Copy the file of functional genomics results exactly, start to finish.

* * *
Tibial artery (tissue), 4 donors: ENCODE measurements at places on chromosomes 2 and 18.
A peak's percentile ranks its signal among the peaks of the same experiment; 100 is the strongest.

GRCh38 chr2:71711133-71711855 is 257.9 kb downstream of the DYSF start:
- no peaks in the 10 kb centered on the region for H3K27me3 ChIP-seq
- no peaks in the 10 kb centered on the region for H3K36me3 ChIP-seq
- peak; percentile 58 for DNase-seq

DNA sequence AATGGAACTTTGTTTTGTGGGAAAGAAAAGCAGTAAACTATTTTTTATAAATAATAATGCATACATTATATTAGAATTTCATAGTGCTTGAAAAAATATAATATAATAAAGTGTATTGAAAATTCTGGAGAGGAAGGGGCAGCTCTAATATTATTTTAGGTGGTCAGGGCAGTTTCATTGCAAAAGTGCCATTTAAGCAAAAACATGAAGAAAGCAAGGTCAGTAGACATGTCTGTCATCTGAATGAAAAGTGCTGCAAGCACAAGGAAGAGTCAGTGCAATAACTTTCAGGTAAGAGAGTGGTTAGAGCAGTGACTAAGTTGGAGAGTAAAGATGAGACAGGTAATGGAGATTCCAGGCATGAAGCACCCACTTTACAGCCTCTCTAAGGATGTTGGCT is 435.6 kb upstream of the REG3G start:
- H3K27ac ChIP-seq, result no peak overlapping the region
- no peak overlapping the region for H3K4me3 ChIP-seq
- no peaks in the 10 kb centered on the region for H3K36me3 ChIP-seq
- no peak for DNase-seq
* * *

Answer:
Tibial artery (tissue), 4 donors: ENCODE measurements at places on chromosomes 2 and 18.
A peak's percentile ranks its signal among the peaks of the same experiment; 100 is the strongest.

GRCh38 chr2:71711133-71711855 is 257.9 kb downstream of the DYSF start:
- no peaks in the 10 kb centered on the region for H3K27me3 ChIP-seq
- no peaks in the 10 kb centered on the region for H3K36me3 ChIP-seq
- peak; percentile 58 for DNase-seq

DNA sequence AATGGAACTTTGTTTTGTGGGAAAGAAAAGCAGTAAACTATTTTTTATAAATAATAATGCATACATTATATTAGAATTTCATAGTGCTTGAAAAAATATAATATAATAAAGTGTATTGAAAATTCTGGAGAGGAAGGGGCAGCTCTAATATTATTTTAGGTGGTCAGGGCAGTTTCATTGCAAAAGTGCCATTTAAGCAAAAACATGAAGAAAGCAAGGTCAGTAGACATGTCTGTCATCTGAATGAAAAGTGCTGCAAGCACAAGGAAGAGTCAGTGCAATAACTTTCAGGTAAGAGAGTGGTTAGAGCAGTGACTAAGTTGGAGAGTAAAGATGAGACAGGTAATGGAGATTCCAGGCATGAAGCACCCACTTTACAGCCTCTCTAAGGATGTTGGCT is 435.6 kb upstream of the REG3G start:
- H3K27ac ChIP-seq, result no peak overlapping the region
- no peak overlapping the region for H3K4me3 ChIP-seq
- no peaks in the 10 kb centered on the region for H3K36me3 ChIP-seq
- no peak for DNase-seq